16.01.2014 - 02.03.2014
The countly family of the Pejačevićes is one of those noble lines that were particularly distinguished for their Europeanism and it can be said very justly of them that they were Europeans well before the creation of the European Union. Their possessions were to be found all over Europe, from Bulgaria to Europe, and for 250 years they had a large number of properties in the Habsburg empire – castles and city mansions and granges and all the rich inventories and artworks within them. At the beginning of the 18th century, during the Great Turkish War they had to leave Bulgaria and subsequently lived in various parts of the Habsburg possessions. In their new homeland the Pejačević family – led by the three brothers Đuro, Ivan and Marko – obtained baronial titles in 1712. Đuro Pejačević and his family lived in the area of Bačka and Srijem, while the families of Ivan and Marko Pejačević settled first in Pecs and then in Osijek. In the management of his estates, Đuro Pejačević was joined by his kinsman Marko Aleksandar Pejačević, who in 1749 obtained from Empress Maria Theresa the estates of Virovitica in Slavonia and Retfala by Osijek. He can be said to have been the architect of the fortunes of the Pejačević family. But since Marko Alexander died without issue, after his death the possessions were inherited by relatives Leopold and Josip Pejačević, under whose stewardship the wealth of the estates dwindled. After their deaths, the properties were managed by Josip Pejačević of Našice, who redeemed them and, the last in the family, kept the line together. For when he died, there was a division of the lands and the foundation of different branches – the Ruma-Retfala, the Našice and the Virovitica lines, each of which was to make an impact on art. In 1772 the Pejačevićes obtained their countly titles.
The Pejačevićes played an important role in the political, social, economic and cultural life of Croatia during the 18th and 19th and the early 20th century. They are much to be credited with the development of Slavonia and had a prominent place in its history. They had residences in Našice, Retfala, Virovitica, Podgorač, Osijek, Ruma, Sopron, Budapest and other places. The history of the family is interwoven with the history of the places in which they lived and worked, as well as with the histories of other important families in Central Europe, above all of Croatia and Hungary, with whom they were bound by ties of marriage and descent. A number of celebrated persons sprang from the family, among them politicians, military officers, senior state officials, priests, writers and artists. This was a noble family that furnished two bans (viceroys) for Croatia, Ladislav (1880-1883) and Teodor (1903-1907), as well as Croatia’s best-known (woman) composer, Dora Pejačević. During all the 250 years, the family was a great devotee of art, and collected a large number of works of art and, what is more, in an unbroken continuity. Their rich collecting past started with artworks on religious topics, that is, devotional painting, and the oldest pieces are from the mid-18th century. The reason for this was that one of the members of the line was Franjo Ksaver, Count Pejačević, who was an important member of the Society of Jesus. The collection was continued, taking in Baroque portrait painting of the 18th century, Neoclassicism and Biedermeier, after which came artworks of Romanticism, academic realism, and then the grand portraits, that is, the Gallery of Ancestors, of the second half of the 19th century, finishing with artworks created up to the middle of the 20th century. This is an imposing number of artworks, scattered over many Croatian museums, as well as in foreign collections, today owned by descendants of the Counts Pejačević, for example, by Count Felix Clary, resident in Salzburg. Some of the key creations in the oeuvres of distinguished Central European painters are to be found: of Carl Rahl, Mór Than, Josef Hoffmann, Károly Lotz, Alajos György, Johann Michael Millitz, Johann Georg Weikert and Friedrich Johann Gottlieb Lieder as well as home-grown artists like Josip Franjo Mücke, Franjo Pfalz, Menci Clement Crnčić, Vlaho Bukovac and Nasta Rojc.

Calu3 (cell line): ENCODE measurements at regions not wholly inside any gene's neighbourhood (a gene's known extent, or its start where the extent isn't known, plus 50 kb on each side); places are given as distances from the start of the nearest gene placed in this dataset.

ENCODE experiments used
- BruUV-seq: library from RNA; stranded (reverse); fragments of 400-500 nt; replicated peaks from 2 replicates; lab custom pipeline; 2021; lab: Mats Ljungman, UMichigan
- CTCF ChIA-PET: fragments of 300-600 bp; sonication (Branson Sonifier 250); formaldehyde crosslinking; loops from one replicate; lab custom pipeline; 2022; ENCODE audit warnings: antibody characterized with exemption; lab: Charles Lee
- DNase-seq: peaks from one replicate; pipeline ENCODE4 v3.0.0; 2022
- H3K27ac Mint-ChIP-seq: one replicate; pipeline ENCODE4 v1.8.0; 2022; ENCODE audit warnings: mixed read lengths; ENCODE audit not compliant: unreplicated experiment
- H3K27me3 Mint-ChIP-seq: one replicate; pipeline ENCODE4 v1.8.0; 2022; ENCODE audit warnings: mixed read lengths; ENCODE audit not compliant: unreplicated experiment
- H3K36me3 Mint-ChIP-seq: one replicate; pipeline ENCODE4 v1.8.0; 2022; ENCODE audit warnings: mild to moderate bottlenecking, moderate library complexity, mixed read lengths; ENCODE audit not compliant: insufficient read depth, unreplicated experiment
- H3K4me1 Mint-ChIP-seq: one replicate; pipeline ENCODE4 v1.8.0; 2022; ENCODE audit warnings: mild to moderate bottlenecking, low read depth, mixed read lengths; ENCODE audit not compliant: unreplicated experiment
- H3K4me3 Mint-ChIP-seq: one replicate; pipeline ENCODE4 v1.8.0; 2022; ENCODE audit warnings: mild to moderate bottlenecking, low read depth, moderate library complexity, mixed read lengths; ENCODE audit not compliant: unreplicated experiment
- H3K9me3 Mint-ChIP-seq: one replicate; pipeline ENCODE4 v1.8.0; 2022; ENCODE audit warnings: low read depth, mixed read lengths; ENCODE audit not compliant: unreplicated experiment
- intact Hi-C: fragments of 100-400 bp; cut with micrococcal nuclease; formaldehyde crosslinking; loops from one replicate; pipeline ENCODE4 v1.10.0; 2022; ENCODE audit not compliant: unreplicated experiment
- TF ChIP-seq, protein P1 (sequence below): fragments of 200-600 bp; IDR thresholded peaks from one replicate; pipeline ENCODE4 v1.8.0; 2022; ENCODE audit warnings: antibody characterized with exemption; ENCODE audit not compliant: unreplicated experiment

Many years of assiduous work on the study of the artistic bequest of this family by art historians Jasminka Najcer Sabljak and Silvija Lučevnjak went into the creation and production of the exhibition. Their work on the study of this fascinating collection has engendered numerous discoveries.
The exhibition The Art Heritage of the Pejačević Family is the first in a series of dossier and thematic exhibitions from the cycle Hidden Treasure of the European Nobility. This is a series aimed at presenting the distinctive art heritage of Slavonia, the eastern part of Croatia, as part of the art collections of European noble families. As well as the Pejačevićes, the families of Hilleprand von Prandau, Eltz and Odescalchi will be presented, all with their own artistic bequests. The exhibition was created by the Fine Arts Gallery in Osijek, and originally encompassed about 150 artworks, paintings, prints and sculptures. It was transferred from Osijek to the Art Pavilion in a somewhat narrower compass, now covering sixty seven works of art, borrowed from the Fine Arts Gallery in Osijek, the Museum of Slavonia, the Franciscan Monastery in Virovitica, Našice Local History Museum, the Croatian History Museum, the Modern Gallery of Zagreb, Zagreb City Museum, and Klovićevi dvori Gallery. The antique furniture that is an integral part of the exhibition set-up was borrowed from the Museum of Arts and Craft s.
This is an important and interesting project that, it should be pointed out, through the works brought together shows not only the opulence and luxury of the Counts Pejačević, but, most of all, the members of the family themselves as patrons of fine art and collectors of taste and refinement.